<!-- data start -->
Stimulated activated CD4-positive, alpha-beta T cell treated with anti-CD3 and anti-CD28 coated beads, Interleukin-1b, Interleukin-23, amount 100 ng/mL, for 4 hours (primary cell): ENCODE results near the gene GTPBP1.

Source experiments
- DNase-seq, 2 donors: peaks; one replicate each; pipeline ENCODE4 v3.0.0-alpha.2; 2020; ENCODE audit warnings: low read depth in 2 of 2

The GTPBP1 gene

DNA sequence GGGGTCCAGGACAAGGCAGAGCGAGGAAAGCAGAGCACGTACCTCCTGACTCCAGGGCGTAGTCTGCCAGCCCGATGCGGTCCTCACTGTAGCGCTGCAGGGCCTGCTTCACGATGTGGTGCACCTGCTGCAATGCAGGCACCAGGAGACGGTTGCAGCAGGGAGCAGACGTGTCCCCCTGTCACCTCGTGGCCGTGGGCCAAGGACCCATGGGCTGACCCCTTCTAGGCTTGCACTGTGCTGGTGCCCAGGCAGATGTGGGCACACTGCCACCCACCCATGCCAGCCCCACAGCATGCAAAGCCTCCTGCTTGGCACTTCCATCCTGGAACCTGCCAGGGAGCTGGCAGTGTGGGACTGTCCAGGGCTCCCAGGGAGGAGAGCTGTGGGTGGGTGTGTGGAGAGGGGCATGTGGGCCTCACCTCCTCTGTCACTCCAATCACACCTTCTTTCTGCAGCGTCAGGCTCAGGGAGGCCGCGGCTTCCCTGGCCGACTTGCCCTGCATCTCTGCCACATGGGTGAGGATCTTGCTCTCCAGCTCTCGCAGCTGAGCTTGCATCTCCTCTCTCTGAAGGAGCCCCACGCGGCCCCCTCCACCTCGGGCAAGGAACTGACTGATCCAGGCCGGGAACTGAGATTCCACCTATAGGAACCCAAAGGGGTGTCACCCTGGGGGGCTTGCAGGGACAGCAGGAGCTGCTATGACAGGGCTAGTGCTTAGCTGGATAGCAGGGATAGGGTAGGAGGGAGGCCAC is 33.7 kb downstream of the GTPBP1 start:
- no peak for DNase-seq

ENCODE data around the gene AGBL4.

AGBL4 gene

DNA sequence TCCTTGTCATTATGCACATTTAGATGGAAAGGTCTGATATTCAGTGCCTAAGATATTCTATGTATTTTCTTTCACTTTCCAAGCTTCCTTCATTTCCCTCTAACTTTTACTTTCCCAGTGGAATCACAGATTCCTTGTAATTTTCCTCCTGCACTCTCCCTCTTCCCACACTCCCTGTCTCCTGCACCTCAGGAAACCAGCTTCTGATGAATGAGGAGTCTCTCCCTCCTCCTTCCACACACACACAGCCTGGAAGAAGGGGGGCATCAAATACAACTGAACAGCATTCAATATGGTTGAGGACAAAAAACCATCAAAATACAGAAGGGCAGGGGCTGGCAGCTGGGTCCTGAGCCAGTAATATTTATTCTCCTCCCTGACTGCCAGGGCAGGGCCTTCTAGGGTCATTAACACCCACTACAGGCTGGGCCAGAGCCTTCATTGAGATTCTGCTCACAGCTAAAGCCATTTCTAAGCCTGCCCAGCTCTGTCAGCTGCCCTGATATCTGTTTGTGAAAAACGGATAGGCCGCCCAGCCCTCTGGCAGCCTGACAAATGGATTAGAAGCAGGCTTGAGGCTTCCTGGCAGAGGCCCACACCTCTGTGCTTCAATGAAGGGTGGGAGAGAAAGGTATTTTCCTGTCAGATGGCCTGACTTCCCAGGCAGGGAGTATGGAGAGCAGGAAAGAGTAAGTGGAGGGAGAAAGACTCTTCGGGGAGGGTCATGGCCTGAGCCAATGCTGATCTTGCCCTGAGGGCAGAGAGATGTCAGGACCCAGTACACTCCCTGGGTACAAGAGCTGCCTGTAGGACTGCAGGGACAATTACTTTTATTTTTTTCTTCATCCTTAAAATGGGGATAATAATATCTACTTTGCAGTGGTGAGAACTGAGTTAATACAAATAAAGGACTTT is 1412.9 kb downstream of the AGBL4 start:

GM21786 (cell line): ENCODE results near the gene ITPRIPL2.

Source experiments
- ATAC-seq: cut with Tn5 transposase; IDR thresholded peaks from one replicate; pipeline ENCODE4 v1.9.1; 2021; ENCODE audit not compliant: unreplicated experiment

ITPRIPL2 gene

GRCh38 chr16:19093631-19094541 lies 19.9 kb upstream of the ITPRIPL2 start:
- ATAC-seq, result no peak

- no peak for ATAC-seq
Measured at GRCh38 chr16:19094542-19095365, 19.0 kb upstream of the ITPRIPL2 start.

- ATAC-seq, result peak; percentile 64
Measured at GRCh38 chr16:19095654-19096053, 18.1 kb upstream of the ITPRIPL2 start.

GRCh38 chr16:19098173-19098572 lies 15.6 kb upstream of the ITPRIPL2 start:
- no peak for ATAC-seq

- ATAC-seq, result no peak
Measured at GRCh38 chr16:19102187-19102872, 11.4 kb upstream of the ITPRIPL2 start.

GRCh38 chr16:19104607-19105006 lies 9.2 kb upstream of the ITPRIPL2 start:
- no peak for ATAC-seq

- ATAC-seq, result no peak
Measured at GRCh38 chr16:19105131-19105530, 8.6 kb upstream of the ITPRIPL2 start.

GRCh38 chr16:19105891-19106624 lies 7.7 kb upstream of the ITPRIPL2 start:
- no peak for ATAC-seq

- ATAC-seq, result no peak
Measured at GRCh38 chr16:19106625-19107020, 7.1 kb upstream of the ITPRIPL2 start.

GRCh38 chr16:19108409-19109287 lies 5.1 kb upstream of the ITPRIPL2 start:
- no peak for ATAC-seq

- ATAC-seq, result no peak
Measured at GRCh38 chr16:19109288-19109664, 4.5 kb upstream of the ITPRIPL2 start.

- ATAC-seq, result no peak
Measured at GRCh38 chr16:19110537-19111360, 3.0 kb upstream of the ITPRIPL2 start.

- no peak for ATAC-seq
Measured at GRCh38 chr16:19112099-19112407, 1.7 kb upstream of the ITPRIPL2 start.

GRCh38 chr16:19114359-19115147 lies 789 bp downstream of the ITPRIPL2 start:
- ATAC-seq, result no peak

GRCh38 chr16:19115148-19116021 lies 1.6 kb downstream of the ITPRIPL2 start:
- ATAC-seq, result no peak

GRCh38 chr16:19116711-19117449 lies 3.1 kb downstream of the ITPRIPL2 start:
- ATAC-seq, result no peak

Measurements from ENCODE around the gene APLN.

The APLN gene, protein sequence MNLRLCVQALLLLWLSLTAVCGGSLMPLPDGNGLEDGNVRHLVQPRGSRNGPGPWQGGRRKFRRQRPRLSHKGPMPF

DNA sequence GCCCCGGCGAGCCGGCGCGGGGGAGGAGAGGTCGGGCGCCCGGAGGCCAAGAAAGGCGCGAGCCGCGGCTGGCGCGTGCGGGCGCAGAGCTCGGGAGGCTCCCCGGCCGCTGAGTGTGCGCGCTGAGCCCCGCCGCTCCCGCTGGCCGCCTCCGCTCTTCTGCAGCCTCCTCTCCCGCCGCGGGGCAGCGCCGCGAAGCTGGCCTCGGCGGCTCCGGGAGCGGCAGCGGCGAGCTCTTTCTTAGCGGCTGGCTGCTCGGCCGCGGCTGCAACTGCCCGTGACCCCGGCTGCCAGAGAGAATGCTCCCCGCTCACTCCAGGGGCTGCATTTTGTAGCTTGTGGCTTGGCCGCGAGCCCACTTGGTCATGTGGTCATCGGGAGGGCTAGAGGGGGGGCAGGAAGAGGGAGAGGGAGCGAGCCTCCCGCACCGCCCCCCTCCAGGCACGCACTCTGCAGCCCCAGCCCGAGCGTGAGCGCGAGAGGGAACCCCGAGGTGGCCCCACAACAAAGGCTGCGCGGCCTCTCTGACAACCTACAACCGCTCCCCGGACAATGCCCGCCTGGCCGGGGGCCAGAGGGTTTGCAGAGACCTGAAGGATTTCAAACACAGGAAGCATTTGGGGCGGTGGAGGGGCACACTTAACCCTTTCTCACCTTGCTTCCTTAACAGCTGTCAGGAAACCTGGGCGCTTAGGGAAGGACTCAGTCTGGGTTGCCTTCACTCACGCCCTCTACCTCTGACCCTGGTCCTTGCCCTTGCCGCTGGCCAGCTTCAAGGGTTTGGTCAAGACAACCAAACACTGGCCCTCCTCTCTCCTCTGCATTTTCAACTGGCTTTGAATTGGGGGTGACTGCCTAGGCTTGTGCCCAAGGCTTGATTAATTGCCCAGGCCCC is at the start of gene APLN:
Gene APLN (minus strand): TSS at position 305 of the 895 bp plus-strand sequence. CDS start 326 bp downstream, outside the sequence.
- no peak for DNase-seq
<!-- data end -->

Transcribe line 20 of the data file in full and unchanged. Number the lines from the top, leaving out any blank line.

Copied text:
GRCh38 chr16:19098173-19098572 lies 15.6 kb upstream of the ITPRIPL2 start: